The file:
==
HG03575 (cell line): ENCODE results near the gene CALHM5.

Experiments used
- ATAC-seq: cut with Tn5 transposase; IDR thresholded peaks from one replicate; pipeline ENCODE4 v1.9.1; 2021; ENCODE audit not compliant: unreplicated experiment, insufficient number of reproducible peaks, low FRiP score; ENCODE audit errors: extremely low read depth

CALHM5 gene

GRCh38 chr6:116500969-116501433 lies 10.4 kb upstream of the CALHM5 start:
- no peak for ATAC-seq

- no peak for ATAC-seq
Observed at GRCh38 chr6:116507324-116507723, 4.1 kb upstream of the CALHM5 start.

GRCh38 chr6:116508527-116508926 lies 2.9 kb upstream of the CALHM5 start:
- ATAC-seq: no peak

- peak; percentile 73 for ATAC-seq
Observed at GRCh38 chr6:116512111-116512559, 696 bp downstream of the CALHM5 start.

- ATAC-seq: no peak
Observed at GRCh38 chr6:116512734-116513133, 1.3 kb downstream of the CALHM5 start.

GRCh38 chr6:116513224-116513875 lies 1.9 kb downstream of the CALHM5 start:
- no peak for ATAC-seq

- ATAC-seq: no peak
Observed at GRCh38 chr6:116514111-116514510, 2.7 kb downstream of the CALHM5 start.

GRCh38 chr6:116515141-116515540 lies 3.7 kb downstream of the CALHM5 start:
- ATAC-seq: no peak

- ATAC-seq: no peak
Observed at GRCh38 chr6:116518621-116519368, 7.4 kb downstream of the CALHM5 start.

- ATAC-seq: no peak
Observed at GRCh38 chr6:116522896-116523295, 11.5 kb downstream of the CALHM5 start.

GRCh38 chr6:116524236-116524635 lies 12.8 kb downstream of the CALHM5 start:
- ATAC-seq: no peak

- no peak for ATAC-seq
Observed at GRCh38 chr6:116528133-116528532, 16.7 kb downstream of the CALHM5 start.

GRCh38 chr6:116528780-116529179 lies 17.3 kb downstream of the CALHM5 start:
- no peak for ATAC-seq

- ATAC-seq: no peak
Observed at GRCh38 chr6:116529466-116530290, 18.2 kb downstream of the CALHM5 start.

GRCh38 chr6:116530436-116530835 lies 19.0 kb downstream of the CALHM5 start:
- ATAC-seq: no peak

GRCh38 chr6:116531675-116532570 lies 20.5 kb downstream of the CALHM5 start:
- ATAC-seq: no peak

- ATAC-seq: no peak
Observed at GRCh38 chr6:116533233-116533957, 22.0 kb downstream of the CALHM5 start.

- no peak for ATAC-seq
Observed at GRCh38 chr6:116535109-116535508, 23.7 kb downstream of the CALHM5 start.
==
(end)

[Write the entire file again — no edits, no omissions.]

HG03575 (cell line): ENCODE results near the gene CALHM5.

Experiments used
- ATAC-seq: cut with Tn5 transposase; IDR thresholded peaks from one replicate; pipeline ENCODE4 v1.9.1; 2021; ENCODE audit not compliant: unreplicated experiment, insufficient number of reproducible peaks, low FRiP score; ENCODE audit errors: extremely low read depth

CALHM5 gene

GRCh38 chr6:116500969-116501433 lies 10.4 kb upstream of the CALHM5 start:
- no peak for ATAC-seq

- no peak for ATAC-seq
Observed at GRCh38 chr6:116507324-116507723, 4.1 kb upstream of the CALHM5 start.

GRCh38 chr6:116508527-116508926 lies 2.9 kb upstream of the CALHM5 start:
- ATAC-seq: no peak

- peak; percentile 73 for ATAC-seq
Observed at GRCh38 chr6:116512111-116512559, 696 bp downstream of the CALHM5 start.

- ATAC-seq: no peak
Observed at GRCh38 chr6:116512734-116513133, 1.3 kb downstream of the CALHM5 start.

GRCh38 chr6:116513224-116513875 lies 1.9 kb downstream of the CALHM5 start:
- no peak for ATAC-seq

- ATAC-seq: no peak
Observed at GRCh38 chr6:116514111-116514510, 2.7 kb downstream of the CALHM5 start.

GRCh38 chr6:116515141-116515540 lies 3.7 kb downstream of the CALHM5 start:
- ATAC-seq: no peak

- ATAC-seq: no peak
Observed at GRCh38 chr6:116518621-116519368, 7.4 kb downstream of the CALHM5 start.

- ATAC-seq: no peak
Observed at GRCh38 chr6:116522896-116523295, 11.5 kb downstream of the CALHM5 start.

GRCh38 chr6:116524236-116524635 lies 12.8 kb downstream of the CALHM5 start:
- ATAC-seq: no peak

- no peak for ATAC-seq
Observed at GRCh38 chr6:116528133-116528532, 16.7 kb downstream of the CALHM5 start.

GRCh38 chr6:116528780-116529179 lies 17.3 kb downstream of the CALHM5 start:
- no peak for ATAC-seq

- ATAC-seq: no peak
Observed at GRCh38 chr6:116529466-116530290, 18.2 kb downstream of the CALHM5 start.

GRCh38 chr6:116530436-116530835 lies 19.0 kb downstream of the CALHM5 start:
- ATAC-seq: no peak

GRCh38 chr6:116531675-116532570 lies 20.5 kb downstream of the CALHM5 start:
- ATAC-seq: no peak

- ATAC-seq: no peak
Observed at GRCh38 chr6:116533233-116533957, 22.0 kb downstream of the CALHM5 start.

- no peak for ATAC-seq
Observed at GRCh38 chr6:116535109-116535508, 23.7 kb downstream of the CALHM5 start.